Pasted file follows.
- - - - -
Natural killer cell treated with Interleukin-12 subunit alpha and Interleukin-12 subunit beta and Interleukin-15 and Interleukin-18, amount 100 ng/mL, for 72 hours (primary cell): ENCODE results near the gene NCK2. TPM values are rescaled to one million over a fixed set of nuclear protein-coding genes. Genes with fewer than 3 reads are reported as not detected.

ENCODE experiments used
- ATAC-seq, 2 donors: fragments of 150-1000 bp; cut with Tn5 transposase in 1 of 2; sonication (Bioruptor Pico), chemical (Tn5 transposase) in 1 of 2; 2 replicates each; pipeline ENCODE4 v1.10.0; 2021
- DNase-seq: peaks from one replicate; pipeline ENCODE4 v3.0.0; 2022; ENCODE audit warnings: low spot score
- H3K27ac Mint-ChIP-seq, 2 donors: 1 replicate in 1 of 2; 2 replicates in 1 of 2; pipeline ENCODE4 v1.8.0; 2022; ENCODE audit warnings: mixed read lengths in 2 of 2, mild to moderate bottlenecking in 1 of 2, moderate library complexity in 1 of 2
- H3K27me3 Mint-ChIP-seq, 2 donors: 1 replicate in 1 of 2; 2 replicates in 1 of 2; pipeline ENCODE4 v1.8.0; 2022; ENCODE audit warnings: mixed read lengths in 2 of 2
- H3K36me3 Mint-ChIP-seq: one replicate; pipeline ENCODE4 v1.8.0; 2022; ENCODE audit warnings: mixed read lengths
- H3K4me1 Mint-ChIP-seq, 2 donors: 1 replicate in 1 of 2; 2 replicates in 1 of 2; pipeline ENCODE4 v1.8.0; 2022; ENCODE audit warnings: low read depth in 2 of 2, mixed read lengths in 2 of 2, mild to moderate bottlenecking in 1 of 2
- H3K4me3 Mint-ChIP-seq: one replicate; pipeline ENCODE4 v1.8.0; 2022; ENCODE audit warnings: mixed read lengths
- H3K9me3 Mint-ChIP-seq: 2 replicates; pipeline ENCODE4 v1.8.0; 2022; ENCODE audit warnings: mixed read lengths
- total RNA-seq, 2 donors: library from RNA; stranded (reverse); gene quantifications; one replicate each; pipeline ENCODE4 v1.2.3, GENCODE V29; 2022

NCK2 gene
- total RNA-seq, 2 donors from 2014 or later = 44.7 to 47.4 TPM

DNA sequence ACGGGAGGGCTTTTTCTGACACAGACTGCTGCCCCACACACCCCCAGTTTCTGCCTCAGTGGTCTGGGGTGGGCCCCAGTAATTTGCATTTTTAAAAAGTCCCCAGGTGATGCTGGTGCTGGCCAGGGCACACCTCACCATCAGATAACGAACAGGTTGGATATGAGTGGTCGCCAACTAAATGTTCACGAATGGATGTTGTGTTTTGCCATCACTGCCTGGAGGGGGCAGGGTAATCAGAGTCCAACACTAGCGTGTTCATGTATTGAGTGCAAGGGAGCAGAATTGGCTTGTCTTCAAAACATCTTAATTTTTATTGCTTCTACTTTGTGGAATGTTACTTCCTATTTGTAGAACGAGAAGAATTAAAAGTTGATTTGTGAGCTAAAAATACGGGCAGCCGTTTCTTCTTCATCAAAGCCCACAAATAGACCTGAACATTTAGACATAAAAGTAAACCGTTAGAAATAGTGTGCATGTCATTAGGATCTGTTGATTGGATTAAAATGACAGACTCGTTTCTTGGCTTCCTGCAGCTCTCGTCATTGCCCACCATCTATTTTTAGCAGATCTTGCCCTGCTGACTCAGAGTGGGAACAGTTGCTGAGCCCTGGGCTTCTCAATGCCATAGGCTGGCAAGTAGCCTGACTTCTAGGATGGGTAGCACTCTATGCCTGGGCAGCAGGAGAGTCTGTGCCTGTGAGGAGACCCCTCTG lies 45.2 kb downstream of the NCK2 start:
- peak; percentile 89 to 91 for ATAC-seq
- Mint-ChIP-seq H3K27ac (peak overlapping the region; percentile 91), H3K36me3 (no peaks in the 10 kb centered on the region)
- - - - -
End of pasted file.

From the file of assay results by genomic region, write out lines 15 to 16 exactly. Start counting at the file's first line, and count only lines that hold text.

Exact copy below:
- peak; percentile 89 to 91 for ATAC-seq
- Mint-ChIP-seq H3K27ac (peak overlapping the region; percentile 91), H3K36me3 (no peaks in the 10 kb centered on the region)